The two rooms where we sleep, eat, sit in front of the fire, study, listen to music and party with our friends are ravaged by last night's gathering. Our new friends Mark and Billy -- sweet and innocuous, brain-dulled stoners -- tried to make the Guinness Book of World Records by rolling the longest joint ever, then passing it around for an hour-long communal smoke.
The rest of the night was music and potato chips, and a stealthy 2 a.m. dip in Laura and Elaine's parents' swimming pool, behind the main house, the July sky over our heads black and still.
We open the doors and windows and crank up the fans, then the stereo. Carole King's Tapestry keeps us moving as we make beds, fold up couches, gather trash, sweep and clean ... But it's too late baby, now, it's too late / Though we really did try to make it ... Lee holds the broomstick like a microphone and belts it out. We all join in, every word of every song so well known by practically everyone in the United States, it seems.
We dance to "I Feel the Earth Move," the sky tumble-in down, a tumble-in down, down to our very souls. The mood becomes sexy and sorrowful with "Will You Still Love Me Tomorrow," Carole giving it her all with her slightly scratchy nasal voice and expressive piano licks. Our voices lift with hers: Tonight with words unspoken / You say that I'm the only one / But will my heart be broken / When the night meets the morning sun?
Time has stopped on this summer afternoon.
We will live in this moment again and again, over the years and miles that separate us. All of us will marry, me first. Four of us will divorce, me last. Four of us will have children, me the most. Our friendships will spark and wane, will peter out but never completely die.
Last month I heard from Sue, married a second time, happier than she has been in years, a grandmother by marriage. Laura lives in Memphis, Elaine in Dallas. Nobody knows where Lee lives now, but we have faith that eventually she'll surface.
And Carole King, still looking at 63 like a young Earth mother, has re-emerged, touring the nation and getting rave reviews for her Living Room Tour. At Radio City Music Hall, according to the New York Times, the audience sang along to her greatest song, "Natural Woman." Tapestry on CD fills my car and my kitchen, taking me back.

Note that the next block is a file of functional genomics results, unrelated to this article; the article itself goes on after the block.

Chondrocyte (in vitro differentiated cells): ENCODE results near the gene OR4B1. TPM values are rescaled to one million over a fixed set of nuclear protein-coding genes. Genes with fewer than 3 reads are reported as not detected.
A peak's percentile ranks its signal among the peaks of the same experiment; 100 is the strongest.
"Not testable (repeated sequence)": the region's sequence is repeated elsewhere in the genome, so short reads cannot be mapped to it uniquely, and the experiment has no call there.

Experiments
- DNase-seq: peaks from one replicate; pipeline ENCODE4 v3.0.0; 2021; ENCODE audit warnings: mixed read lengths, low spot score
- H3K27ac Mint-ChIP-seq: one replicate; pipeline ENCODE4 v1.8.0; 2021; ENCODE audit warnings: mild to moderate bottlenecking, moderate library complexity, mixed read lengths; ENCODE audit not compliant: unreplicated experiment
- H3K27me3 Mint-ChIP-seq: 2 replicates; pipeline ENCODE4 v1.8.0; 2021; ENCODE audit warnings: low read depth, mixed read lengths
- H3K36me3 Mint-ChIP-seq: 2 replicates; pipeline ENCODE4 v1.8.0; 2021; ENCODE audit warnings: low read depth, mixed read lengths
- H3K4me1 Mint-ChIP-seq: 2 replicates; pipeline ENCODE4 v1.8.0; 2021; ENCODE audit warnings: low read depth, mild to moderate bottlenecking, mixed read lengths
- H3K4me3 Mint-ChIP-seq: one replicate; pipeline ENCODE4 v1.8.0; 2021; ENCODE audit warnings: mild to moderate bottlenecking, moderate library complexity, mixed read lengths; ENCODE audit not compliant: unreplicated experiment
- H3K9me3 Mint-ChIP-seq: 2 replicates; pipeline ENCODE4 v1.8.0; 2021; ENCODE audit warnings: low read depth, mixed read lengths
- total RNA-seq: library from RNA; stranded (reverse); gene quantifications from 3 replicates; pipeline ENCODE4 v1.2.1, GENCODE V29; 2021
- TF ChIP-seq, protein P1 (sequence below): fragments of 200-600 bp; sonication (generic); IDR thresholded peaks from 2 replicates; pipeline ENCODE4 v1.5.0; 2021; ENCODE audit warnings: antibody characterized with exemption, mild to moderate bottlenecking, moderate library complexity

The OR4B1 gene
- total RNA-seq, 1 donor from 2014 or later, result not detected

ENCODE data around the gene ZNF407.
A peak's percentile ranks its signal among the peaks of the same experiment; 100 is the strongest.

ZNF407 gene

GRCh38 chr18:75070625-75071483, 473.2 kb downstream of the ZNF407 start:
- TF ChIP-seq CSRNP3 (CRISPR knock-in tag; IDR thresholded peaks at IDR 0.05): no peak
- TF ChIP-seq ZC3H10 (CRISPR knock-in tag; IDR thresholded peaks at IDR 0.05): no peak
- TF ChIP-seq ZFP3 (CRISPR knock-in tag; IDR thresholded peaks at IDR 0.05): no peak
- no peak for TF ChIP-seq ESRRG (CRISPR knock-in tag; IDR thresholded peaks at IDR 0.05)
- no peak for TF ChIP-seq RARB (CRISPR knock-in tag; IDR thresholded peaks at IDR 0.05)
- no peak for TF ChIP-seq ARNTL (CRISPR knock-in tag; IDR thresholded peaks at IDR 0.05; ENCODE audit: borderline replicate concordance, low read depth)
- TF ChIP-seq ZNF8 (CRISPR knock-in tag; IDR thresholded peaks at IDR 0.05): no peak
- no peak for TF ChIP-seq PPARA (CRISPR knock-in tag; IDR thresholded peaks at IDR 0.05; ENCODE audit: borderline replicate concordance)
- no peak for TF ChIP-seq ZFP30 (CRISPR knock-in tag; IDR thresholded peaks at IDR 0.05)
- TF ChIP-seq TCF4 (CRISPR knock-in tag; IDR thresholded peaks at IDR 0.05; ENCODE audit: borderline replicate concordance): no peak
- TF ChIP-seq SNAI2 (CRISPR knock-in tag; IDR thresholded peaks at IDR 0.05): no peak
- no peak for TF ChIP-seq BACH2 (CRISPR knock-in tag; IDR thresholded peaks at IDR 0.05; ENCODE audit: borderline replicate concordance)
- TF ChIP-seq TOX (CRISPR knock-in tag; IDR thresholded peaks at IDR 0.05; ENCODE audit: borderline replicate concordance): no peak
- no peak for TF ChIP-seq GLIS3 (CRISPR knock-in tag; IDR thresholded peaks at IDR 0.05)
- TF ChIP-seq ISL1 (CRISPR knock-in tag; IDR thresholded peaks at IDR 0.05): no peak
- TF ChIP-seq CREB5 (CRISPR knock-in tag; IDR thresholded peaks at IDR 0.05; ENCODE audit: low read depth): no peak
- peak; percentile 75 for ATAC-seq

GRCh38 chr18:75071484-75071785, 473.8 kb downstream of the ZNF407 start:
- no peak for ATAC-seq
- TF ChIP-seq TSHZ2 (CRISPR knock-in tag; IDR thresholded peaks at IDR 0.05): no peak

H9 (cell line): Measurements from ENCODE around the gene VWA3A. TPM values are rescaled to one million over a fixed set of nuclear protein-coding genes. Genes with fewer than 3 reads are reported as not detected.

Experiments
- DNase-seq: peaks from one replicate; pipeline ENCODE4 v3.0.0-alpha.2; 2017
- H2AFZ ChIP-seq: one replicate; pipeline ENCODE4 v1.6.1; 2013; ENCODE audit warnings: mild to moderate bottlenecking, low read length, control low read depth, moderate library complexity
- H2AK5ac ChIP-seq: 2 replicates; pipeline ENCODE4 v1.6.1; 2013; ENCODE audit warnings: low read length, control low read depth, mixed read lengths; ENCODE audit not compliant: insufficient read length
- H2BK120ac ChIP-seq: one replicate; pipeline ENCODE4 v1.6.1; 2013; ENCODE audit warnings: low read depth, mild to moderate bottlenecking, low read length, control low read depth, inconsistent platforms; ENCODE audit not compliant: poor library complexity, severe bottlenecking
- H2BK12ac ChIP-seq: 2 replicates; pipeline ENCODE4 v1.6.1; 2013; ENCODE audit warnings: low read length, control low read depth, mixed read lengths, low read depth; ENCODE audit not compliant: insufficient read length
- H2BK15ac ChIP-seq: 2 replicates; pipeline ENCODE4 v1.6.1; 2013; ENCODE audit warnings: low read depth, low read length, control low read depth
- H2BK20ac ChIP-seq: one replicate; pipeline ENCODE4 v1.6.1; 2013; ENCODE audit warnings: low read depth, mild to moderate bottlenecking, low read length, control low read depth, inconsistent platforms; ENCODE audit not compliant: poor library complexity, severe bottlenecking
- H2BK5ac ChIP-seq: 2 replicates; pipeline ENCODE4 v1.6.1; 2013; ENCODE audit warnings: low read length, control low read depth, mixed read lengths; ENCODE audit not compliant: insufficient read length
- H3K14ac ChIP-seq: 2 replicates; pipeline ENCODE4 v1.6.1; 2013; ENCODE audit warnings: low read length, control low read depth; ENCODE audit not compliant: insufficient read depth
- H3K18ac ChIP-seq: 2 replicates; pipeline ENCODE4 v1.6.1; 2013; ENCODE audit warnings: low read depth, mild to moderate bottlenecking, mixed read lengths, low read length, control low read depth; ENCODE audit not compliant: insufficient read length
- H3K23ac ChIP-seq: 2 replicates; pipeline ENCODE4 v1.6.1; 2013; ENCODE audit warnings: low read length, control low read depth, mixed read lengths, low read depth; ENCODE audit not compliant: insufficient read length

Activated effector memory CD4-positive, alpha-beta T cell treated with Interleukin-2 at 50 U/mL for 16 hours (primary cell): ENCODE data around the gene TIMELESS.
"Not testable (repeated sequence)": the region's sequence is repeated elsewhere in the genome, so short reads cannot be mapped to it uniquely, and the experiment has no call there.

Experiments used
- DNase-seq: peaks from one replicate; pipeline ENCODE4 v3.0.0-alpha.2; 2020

From a nearly 35-year perspective, it seems odd that the other cultural event that united us that summer was the broadcast of the Watergate hearings, on television every day. Senator Sam Ervin, with his white hair and his grandfatherly countenance, was as spellbinding to our group of 19-year-olds as any movie idol, better than Steve McQueen.
And though we didn't know exactly what was happening, we knew it was big and it meant there were checks and balances in our government, deceit and illegal activities by the president and his men would surely be rooted out and put on display in our democracy, and truth-telling would prevail.
We really felt that way, watching the investigation unfold, in spite of the country's deep divisive scars over the Vietnam War.
At war again now, what unites the country during the summer my sons are 20, 18 and 18? One has spent the last six months in Iraq, serving with the Army reserve in a battle that gets hotter and uglier by the day. If he returns for a second tour, it will be with the mumbled reservations of half the nation behind him, and a president who has not been called by our elected representatives to answer difficult questions about the genesis and efficacy of the war.
The only cultural event that seems to link my two younger sons, soon to enter college, with the rest of the world is the publication of the new Harry Potter book. They will leave home to rumblings about the Karl Rove scandal and a silent White House.
Carole King's voice comes over the CD player, taking me back to the summer of Tapestry and the Watergate hearings. So far away / Doesn't anybody stay in one place any more? / It would be so fine to see your face at my door / Doesn't help to know that you're so far away.